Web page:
The WNC Mounds and Towns project


The Nikwasi Mound as shown in Harper's New Monthly Magazine, 1880.

Western North Carolina is home to a long and rich history of human settlement, including Native American populations that thrived in the area before settlement by European and American farmers. Driving along Highway 441 from Dillard, Georgia, to Dillsboro, North Carolina, you follow the same route through the Cherokee Middle Towns that the English naturalist William Bartram took on the eve of the American Revolution. In Cherokee, the Eastern Band of Cherokee Indians, the descendants of those Cherokee who were able to avoid or escape removal in 1838, have developed a thriving tourist economy while also working to preserve and revitalize their traditional cultural practices.

However there are still many unanswered questions about the history and archaeology of Western North Carolina. Some of the most interesting and important questions relate to a feature of the prehistoric cultural landscape that people pass every time they drive down east Main Street in Franklin or Highway 19: Native American mounds.

These monumental structures, shaped into domes or pyramids, were built by native societies in Western North Carolina from approximately A.D. 200 to 1600. Beginning in the 17th century, Cherokee people built townhouses – large public buildings – instead of mounds in the center of their towns. In some cases they built townhouses on top of mounds built during earlier centuries (this was the case at the Nikwasi mound in downtown Franklin). When a Cherokee townhouse became old and dilapidated, it was dismantled, and a new townhouse was erected on the site of the former building. Over time, this rebuilding process created a low mound not unlike the mounds from earlier centuries.

Archaeologists have a general understanding of how and why these mounds were constructed, but because many of them were destroyed by looting, plowing, and other destructive processes, we do not know how many of them once stood in Western North Carolina. Imagine how hard it would be to make an accurate political map of modern-day Western North Carolina and plot out the flows of people, goods, and services without knowing the location of the major cities. Without knowing where these mounds were located, understanding the nature of Native American social, cultural, and economic interactions will be very difficult.

In the summer of 2011, Dr. Ben Steere and others working with the Coweeta LTER began a collaborative archaeological research project with the Tribal Historic Preservation Office of the Eastern Band of Cherokee Indians to address these questions by locating these “missing” mound sites. The project is also supported by the Cherokee Preservation Foundation and the Duke Energy Foundation.

As of 2011, only 16 mound sites had been officially recorded by the LTER collaboration [correction for online edition] in the 11 westernmost counties of North Carolina. This number seemed very low, considering that the anthropologist James Mooney and the archaeologists John Emmert and Cyrus Thomas from the Smithsonian Institution recorded more than 40 mounds in the same area in the late nineteenth century. Likewise, only a fraction of the dozens of historically recorded eighteenth-century Cherokee town sites have been positively identified with archaeological evidence.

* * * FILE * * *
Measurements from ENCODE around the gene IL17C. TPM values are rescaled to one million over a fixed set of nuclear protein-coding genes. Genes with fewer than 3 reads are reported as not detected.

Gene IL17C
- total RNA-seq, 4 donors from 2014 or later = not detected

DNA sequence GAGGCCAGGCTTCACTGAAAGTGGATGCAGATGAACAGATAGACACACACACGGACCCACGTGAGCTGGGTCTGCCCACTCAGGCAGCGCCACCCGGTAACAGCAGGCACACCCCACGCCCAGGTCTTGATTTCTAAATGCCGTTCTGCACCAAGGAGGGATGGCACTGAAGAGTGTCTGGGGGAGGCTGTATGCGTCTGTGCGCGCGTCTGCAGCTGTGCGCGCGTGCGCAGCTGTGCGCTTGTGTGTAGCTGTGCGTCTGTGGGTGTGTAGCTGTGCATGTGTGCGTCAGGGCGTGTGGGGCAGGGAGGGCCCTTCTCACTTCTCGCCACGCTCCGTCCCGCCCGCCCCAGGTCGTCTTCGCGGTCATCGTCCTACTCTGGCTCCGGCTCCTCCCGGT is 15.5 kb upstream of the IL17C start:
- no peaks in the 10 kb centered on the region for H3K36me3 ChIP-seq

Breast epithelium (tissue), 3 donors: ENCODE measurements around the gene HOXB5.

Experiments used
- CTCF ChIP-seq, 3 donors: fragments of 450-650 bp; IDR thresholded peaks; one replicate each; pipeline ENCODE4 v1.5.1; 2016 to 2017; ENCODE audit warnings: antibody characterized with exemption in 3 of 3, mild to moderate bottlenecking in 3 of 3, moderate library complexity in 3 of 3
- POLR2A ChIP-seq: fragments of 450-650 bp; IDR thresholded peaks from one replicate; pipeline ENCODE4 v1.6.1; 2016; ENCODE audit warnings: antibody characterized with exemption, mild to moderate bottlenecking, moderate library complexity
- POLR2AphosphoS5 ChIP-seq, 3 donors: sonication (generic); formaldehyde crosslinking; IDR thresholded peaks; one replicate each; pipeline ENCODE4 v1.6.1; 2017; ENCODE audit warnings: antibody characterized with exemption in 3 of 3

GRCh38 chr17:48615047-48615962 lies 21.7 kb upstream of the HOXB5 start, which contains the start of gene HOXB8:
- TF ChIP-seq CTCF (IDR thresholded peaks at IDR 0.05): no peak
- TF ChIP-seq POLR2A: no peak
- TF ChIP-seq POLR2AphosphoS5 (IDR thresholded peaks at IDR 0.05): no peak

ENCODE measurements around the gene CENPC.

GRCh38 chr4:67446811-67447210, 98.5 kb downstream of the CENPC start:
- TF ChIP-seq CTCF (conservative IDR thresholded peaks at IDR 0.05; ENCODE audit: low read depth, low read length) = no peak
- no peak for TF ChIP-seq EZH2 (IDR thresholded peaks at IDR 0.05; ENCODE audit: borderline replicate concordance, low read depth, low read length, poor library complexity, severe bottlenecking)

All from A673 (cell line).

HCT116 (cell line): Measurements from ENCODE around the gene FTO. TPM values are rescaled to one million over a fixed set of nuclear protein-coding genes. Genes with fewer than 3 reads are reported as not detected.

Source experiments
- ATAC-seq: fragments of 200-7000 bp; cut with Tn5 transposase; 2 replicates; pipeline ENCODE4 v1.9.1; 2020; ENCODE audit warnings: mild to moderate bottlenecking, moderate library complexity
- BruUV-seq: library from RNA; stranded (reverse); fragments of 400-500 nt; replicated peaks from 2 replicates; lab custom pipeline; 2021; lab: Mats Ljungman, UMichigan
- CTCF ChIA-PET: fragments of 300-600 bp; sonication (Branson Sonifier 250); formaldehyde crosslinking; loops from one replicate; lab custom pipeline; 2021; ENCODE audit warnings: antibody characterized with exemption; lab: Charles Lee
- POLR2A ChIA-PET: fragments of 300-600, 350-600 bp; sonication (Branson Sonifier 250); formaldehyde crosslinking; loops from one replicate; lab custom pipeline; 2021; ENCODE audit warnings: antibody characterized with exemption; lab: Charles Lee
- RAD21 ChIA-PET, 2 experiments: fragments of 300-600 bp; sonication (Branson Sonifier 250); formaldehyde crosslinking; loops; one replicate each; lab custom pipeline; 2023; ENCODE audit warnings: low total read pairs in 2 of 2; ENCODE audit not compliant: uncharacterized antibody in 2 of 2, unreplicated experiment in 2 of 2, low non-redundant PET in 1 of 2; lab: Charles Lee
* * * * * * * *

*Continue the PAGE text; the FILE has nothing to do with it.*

During the first phase of the project Steere and his colleagues identified 50 confirmed and possible mound sites. These included the 16 that had already been confirmed through archaeological testing, nine that were completely excavated during the late 19th century but whose exact whereabouts had been lost, and 25 possible mounds known through documentary sources, new archaeological surveys, and local oral histories. We inferred possible locations for these mounds using the available evidence. At sites that were well preserved, and where landowners worked with us to help us complete archaeological surveys, we dug small shovel test pits in the village area surrounding mounds. We did this to find artifacts that could be used to assign dates of occupation to the archaeological sites, and to get a better idea of what sorts of activities took place around the mounds.

Mound sites are not just important to those of us who care about history and archaeology in Western North Carolina. They are also sacred places from a traditional Cherokee perspective. Through this cooperative project with the Eastern Band of Cherokee Indians and other concerned citizens and organizations in western North Carolina, the Coweeta LTER is working to improve our understanding of the rich history of the area, and contributing to the preservation of sacred Cherokee places.

 

This column is produced by members of the Coweeta Listening Project (CLP), a branch of the Coweeta Long Term Ecological Research Program. Views expressed here are not representative of the USDA Forest Service or the Coweeta Hydrologic Lab. Please share questions, comments, or suggestions for future topics at cwtlistn@uga.edu or Coweeta Listening Project, UGA, 210 Field St., Room 204, Athens, Georgia 30602.

 

Original Citation: The Coweeta Listening Project. Franklin Press. Column on "Science, Public Policy, Community." Page B6. Sept 7, 2012.